March 3, 2013 by Ville Raivio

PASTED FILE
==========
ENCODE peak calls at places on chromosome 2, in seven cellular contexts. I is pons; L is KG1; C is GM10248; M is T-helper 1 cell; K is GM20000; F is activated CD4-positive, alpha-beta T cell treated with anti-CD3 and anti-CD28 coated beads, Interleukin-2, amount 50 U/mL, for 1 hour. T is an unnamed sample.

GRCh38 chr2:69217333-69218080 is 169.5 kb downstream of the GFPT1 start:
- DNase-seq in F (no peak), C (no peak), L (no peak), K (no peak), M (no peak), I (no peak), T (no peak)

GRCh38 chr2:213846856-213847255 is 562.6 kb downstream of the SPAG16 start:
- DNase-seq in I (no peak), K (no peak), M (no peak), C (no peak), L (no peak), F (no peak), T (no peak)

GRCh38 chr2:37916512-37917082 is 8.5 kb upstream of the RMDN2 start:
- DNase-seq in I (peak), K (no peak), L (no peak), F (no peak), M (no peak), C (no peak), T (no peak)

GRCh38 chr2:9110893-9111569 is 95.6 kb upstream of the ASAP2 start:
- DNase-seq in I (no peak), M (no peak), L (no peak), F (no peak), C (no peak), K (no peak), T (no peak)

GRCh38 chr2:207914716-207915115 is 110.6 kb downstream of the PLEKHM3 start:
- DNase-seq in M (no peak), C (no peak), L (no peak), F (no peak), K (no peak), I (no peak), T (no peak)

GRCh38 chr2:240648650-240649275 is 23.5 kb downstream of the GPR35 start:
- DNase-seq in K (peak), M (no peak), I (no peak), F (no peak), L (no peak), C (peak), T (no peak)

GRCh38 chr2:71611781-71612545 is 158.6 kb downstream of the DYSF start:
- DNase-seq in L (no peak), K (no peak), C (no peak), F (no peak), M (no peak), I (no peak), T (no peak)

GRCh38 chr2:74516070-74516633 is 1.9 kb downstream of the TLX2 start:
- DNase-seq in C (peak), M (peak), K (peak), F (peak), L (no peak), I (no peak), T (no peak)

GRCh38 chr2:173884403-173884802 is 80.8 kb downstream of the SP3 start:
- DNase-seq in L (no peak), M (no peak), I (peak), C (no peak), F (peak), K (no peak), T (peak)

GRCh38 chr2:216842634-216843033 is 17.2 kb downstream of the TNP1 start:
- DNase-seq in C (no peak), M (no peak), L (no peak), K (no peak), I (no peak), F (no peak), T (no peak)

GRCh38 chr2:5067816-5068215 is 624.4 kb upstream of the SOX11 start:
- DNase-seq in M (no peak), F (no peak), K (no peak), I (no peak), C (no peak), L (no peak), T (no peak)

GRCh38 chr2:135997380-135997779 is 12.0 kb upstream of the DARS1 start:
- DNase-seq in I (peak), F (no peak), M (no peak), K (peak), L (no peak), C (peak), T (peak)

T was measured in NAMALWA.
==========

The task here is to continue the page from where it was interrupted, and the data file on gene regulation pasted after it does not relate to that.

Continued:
Barathea wool was born in England as a mourning cloth. The fabric can be made from cotton, wool, silk or synthetic blends. It is usually made from worsted yarns in a close twill hopsack or broken rib weave. Two weft yarns cross each warp yarn to create a strong, durable fabric. When pulled, the weave stretches very little and most fabrics have a weight of 300 to 500 grams. The cloth has a fine texture, a matt finish and a slightly pebbled surface with slight regular twill lines running in opposite directions. The cloth has a similar surface on both sides. Today barathea is used mainly for men’s tailored formalwear: morning and evening dress, mess dress and Highland formalwear as well as dinner suits.